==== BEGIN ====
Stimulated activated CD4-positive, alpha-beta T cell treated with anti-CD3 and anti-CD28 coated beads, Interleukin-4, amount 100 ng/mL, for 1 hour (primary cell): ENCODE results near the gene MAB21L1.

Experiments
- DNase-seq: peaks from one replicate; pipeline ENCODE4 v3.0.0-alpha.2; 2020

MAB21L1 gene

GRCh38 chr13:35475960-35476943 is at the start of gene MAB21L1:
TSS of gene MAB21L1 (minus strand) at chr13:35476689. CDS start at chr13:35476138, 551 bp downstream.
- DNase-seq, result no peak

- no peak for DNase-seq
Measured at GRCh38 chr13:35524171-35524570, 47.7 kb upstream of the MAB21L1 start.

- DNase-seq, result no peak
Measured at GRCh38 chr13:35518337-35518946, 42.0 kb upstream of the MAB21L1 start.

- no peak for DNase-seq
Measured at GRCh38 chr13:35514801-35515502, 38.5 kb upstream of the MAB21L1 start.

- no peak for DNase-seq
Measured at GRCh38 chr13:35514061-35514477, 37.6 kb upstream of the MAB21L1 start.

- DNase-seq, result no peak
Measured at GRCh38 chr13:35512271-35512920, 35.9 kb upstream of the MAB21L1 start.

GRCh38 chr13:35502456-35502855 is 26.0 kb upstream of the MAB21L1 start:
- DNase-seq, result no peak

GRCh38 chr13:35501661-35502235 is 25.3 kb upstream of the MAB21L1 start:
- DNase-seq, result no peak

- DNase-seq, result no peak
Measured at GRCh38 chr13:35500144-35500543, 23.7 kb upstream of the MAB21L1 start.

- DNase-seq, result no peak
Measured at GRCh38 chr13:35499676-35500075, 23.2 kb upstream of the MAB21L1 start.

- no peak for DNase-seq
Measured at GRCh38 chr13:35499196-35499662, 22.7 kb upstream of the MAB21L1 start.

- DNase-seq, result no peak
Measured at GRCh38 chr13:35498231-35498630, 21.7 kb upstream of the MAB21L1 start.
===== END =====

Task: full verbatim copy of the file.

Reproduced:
Stimulated activated CD4-positive, alpha-beta T cell treated with anti-CD3 and anti-CD28 coated beads, Interleukin-4, amount 100 ng/mL, for 1 hour (primary cell): ENCODE results near the gene MAB21L1.

Experiments
- DNase-seq: peaks from one replicate; pipeline ENCODE4 v3.0.0-alpha.2; 2020

MAB21L1 gene

GRCh38 chr13:35475960-35476943 is at the start of gene MAB21L1:
TSS of gene MAB21L1 (minus strand) at chr13:35476689. CDS start at chr13:35476138, 551 bp downstream.
- DNase-seq, result no peak

- no peak for DNase-seq
Measured at GRCh38 chr13:35524171-35524570, 47.7 kb upstream of the MAB21L1 start.

- DNase-seq, result no peak
Measured at GRCh38 chr13:35518337-35518946, 42.0 kb upstream of the MAB21L1 start.

- no peak for DNase-seq
Measured at GRCh38 chr13:35514801-35515502, 38.5 kb upstream of the MAB21L1 start.

- no peak for DNase-seq
Measured at GRCh38 chr13:35514061-35514477, 37.6 kb upstream of the MAB21L1 start.

- DNase-seq, result no peak
Measured at GRCh38 chr13:35512271-35512920, 35.9 kb upstream of the MAB21L1 start.

GRCh38 chr13:35502456-35502855 is 26.0 kb upstream of the MAB21L1 start:
- DNase-seq, result no peak

GRCh38 chr13:35501661-35502235 is 25.3 kb upstream of the MAB21L1 start:
- DNase-seq, result no peak

- DNase-seq, result no peak
Measured at GRCh38 chr13:35500144-35500543, 23.7 kb upstream of the MAB21L1 start.

- DNase-seq, result no peak
Measured at GRCh38 chr13:35499676-35500075, 23.2 kb upstream of the MAB21L1 start.

- no peak for DNase-seq
Measured at GRCh38 chr13:35499196-35499662, 22.7 kb upstream of the MAB21L1 start.

- DNase-seq, result no peak
Measured at GRCh38 chr13:35498231-35498630, 21.7 kb upstream of the MAB21L1 start.